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Employment Contract and Unconscionability

The district court held that the 1997 DRRP, and not the 1998 or 2003 DRRP, applies, and that the arbitration agreement is unenforceable because it is unconscionable under Washington law. After its motion for reconsideration was denied, Circuit City appealed.
The Federal Arbitration Act (“FAA”) was enacted “to reverse the longstanding judicial hostility to arbitration agreements . . . and to place arbitration agreements upon the same footing as other contracts.” Gilmer v. Interstate/Johnson Lane Corp., 500 U.S. 20, 24, 114 L. Ed. 2d 26, 111 S. Ct. 1647 (1991). The FAA applies to arbitration agreements, like the one here, that cover employment-related claims. See Circuit City Stores, Inc. v. Adams, 532 U.S. 105, 149 L. Ed. 2d 234, 121 S. Ct. 1302 (2001). The FAA provides that arbitration agreements generally “shall be valid, irrevocable, and enforceable,” but courts may decline to enforce them when grounds “exist at law or in equity for the revocation of any contract.” 9 U.S.C. Section:2. “Thus, generally applicable contract defenses, such as fraud, duress, or unconscionability, may be applied to invalidate arbitration agreements without contravening” federal law. Doctor’s Assocs., Inc. v. Casarotto, 517 U.S. 681, 687, 134 L. Ed. 2d 902, 116 S. Ct. 1652 (1996).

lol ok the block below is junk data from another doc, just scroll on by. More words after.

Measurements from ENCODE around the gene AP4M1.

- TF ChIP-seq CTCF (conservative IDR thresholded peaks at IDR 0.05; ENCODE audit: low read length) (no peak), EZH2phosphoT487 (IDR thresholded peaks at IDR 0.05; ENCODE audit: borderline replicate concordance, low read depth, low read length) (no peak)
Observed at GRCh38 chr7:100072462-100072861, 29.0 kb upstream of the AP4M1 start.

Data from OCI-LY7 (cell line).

Accordingly, we review Al-Safin’s arbitration agreement with Circuit City in light of the “liberal federal policy favoring arbitration agreements,” Moses H. Cone Mem’l Hosp. v. Mercury Constr. Corp., 460 U.S. 1, 24, 74 L. Ed. 2d 765, 103 S. Ct. 927 (1983), and consider its enforceability according to the laws of the state of contract formation, see First Options of Chicago, Inc. v. Kaplan, 514 U.S. 938, 944, 131 L. Ed. 2d 985, 115 S. Ct. 1920 (1995); Ingle, 328 F.3d at 1170.

I. Law of the Case

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